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Network World -
At this point in the evolution of cloud computing, the public cloud is probably not IT's first choice when it comes to core enterprise workloads. But there's still a place for public cloud services, and it's up to IT to determine what that is.
Standing pat or ignoring the cloud isn't going to cut it, especially when application developers and groups running specific business apps are moving to the cloud, with or without IT knowledge and approval.
"We've all heard anecdotally that there's a lot of cloud going on at companies that IT doesn't know about, but can find through procurement or by going through people's expense reports," says John Barnes, CTO at Model Metrics, a cloud services firm that helps companies with their Amazon, Google and Salesforce.com deployments.
At one time, Barnes says, it was quite possible for Model Metrics to roll out Salesforce.com for a company without IT ever knowing. But that's changing, as "CIOs want to take control and put their stake in the ground," he says.
But first, CIOs need to get more comfortable with the different types of public cloud services available, to understand the differences and then figure out how each can best supplement what IT already is doing internally, experts say.
A public cloud service can provide a cost-effective, no-hassle introduction to a business service that's currently missing in an IT portfolio, provide an alternative when an outdated app needs a refresh, and provide extra compute, storage or development capacity when needed.
Enterprise IT executives are starting to take advantage of software-as-a-service (SaaS), for example, to clear out their application backlogs, Barnes says.
"Instead of being the roadblock and having the business upset with them, they're looking at that backlog and their road map and picking point SaaS providers for the applications it doesn't make sense for them to do internally, like e-discovery or time and expenses," he says.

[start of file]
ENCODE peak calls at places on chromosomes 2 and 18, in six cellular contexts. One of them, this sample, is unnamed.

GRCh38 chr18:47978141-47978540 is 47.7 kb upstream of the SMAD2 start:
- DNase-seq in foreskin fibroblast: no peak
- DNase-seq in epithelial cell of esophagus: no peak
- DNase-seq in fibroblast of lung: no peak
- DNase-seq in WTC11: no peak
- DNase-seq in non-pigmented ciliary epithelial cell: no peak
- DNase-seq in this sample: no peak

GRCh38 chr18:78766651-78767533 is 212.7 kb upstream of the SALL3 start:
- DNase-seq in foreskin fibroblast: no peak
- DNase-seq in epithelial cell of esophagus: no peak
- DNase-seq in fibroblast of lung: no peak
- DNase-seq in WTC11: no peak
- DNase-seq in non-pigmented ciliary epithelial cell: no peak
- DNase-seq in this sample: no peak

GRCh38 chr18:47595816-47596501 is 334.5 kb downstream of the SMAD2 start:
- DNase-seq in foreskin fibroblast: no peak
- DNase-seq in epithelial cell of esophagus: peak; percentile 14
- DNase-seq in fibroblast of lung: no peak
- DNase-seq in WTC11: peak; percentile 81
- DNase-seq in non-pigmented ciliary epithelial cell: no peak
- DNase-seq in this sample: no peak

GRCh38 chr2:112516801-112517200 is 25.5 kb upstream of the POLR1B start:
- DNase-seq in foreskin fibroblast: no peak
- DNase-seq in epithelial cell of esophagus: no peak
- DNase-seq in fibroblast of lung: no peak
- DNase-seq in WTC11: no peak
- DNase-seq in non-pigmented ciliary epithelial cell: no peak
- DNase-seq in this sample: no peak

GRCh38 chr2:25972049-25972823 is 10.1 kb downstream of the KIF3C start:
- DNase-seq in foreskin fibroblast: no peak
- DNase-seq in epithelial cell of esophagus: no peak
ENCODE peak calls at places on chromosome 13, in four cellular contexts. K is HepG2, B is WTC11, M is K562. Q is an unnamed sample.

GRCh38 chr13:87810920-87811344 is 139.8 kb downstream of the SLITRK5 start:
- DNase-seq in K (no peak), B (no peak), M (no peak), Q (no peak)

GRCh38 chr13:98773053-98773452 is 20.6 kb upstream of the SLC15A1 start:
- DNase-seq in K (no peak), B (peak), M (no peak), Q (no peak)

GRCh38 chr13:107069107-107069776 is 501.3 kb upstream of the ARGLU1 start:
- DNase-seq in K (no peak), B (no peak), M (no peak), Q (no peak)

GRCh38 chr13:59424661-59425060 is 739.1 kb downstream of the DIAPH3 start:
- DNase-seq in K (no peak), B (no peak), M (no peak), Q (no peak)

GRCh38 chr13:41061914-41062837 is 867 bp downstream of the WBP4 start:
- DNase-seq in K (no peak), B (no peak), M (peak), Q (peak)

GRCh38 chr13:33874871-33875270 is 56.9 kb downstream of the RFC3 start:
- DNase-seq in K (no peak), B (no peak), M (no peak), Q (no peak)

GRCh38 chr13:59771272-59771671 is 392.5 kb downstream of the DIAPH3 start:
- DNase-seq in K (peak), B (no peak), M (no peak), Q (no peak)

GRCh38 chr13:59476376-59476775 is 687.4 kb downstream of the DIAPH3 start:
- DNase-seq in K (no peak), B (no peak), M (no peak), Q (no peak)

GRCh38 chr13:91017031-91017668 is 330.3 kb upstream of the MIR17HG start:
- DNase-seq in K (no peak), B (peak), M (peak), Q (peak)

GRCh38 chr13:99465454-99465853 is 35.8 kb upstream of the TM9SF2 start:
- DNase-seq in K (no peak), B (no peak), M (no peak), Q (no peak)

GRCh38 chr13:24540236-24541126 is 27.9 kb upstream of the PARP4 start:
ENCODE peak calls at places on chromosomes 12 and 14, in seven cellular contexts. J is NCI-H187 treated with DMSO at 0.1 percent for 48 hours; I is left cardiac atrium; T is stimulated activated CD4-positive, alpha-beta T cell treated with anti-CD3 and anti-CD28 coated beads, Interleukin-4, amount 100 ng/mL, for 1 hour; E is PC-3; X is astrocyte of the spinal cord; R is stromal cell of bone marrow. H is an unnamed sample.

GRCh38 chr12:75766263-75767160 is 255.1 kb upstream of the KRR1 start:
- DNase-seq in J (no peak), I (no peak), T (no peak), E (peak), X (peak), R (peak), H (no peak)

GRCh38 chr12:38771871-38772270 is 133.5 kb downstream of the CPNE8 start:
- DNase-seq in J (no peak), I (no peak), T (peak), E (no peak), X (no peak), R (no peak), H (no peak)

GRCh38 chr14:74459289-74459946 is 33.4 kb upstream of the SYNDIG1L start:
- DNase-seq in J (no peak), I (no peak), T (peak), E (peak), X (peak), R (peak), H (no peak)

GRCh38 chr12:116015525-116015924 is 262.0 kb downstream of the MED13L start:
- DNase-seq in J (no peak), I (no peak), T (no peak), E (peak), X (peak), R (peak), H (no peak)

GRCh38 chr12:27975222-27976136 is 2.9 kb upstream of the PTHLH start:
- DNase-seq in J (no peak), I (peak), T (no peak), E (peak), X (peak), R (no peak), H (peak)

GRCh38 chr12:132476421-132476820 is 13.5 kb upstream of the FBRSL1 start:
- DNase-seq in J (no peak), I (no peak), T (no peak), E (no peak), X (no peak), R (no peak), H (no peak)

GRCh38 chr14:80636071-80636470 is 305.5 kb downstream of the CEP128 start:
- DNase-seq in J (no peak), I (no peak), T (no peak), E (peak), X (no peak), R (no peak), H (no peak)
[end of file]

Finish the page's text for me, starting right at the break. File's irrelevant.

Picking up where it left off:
"Even if you're going down a private cloud route, you can pick off things that aren't core to the business, buy a nice SaaS offering, and meet some people's needs," he adds.
For larger enterprises, the public cloud's appeal is "at the edge," providing an entry point to new services or a refresh for the old, agrees Mark White, CTO for Deloitte Consulting's technology practice. Analytics, e-mail and sales force automation are increasingly popular public cloud starting points for larger enterprises, White says.
On the other hand, small and midsize companies are approaching public cloud services on a more all-out basis, he adds.
Research from IDC bears this out.
"When we look at the industries that are using the public cloud, most of the companies therein don't have enormous investment in applications or infrastructure already. So they tend to be smaller, midsize companies and the verticals that are either late adopters to new technologies or that don't necessarily have the margins to reinvest in larger platforms. They've been paper-based, and slow to move, and don't have so many security or regulatory concerns," says Ruthbea Yesner Clarke, program manager for Services Vertical Views research at IDC, which recently released its revenue forecast for U.S. public IT cloud services through 2014.